It’s something many Nintendo fans are used to dealing with. It’s also ridiculous in 2019 that the most iconic video game company in the world isn’t providing online matchmaking services – especially in the context of this being a paid online service.
3. There’s an awkward online sign-in requirement.
Part of the promise of Nintendo Switch Online’s classic games library is being able to take those games with you anywhere. “Super Mario World” on the subway! “River City Ransom” at Aunt Linda’s house!
But the Nintendo Switch requires an online “handshake” with Nintendo’s servers once every seven days to verify you’re still a paying subscriber. “These games can be played offline for up to 7 days as long as you have an active Nintendo Switch Online membership,” Nintendo says in an FAQ. If you’re going away for longer than one week with your Switch, and you don’t have access to WiFi, say goodbye to those gaming classics.
Admittedly, it’s not that big of a deal – but it’s an awkward requirement that reflects Nintendo’s insecurity about piracy.
4. The service otherwise operates almost exactly like Nintendo’s “Classic Edition” consoles do — for better and worse.
Each game in the Nintendo Switch Online classic games library has four “save state” slots. What that means in human speak is that you’re able to save at any spot in any of the games, with four different saves per game, and return to that same spot later on exactly as you left it.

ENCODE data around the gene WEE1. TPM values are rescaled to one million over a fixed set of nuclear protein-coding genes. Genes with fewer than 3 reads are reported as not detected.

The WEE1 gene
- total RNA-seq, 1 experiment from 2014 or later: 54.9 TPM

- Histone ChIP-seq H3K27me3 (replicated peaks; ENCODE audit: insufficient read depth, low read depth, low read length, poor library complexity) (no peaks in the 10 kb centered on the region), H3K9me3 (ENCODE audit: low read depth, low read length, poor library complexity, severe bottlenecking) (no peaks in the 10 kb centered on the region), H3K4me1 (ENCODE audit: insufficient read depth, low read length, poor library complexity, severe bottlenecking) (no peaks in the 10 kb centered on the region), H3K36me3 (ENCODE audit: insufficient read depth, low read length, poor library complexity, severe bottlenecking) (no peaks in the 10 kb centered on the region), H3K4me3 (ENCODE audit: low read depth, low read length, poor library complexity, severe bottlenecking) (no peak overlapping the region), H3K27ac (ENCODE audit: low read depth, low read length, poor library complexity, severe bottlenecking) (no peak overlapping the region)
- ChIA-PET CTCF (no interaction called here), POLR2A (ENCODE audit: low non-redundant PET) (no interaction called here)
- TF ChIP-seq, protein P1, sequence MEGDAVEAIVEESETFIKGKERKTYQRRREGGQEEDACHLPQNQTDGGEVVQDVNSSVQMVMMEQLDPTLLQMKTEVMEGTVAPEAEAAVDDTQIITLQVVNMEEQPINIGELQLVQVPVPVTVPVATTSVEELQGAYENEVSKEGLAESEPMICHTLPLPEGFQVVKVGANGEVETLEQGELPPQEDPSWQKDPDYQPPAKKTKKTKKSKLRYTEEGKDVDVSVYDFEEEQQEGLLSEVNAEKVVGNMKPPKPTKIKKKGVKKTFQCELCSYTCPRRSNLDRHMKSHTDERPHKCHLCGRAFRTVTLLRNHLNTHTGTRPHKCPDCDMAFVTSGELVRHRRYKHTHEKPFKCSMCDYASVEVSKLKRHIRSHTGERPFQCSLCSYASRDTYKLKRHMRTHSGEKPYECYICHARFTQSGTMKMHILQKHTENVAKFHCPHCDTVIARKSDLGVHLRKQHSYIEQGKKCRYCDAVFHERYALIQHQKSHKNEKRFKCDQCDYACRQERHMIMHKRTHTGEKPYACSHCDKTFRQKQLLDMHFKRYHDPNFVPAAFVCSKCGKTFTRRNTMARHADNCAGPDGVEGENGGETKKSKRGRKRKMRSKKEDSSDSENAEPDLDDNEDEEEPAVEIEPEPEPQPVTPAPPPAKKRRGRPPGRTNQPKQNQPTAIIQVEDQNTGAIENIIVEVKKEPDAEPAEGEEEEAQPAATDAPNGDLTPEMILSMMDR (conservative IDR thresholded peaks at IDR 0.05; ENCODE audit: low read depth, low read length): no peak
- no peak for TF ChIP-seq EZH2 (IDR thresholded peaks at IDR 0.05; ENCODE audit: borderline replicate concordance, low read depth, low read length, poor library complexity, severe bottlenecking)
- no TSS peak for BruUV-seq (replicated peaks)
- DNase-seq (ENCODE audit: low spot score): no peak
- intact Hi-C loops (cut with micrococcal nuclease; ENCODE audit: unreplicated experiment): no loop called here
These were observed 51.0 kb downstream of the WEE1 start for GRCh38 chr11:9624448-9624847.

Think of it as a way to save a paused game. It’s very useful!
Nintendo’s first use of the save state concept was in its miniaturized “Classic Edition” consoles, starting with NES Classic Edition. In fact, much of the Nintendo Switch Online classic gaming library operates exactly like the Classic Edition consoles do.
As you can see above, there are options to select different display resolutions for the games – since these games are from a time where TVs weren’t high-definition, ultra-wide affairs, it has a few different display options. It’s a nice inclusion alongside the save states.
What would be even nicer would be some nod to the “classic” nature of these games – original instruction manuals, access to their soundtracks, and original artwork to name a few things.
This is all the information you get:
None of that stuff is required, but just imagine if Nintendo treated this service like an interactive museum for classic games!
6. Something especially cool: Nintendo is offering new versions of gaming classics on Nintendo Switch Online.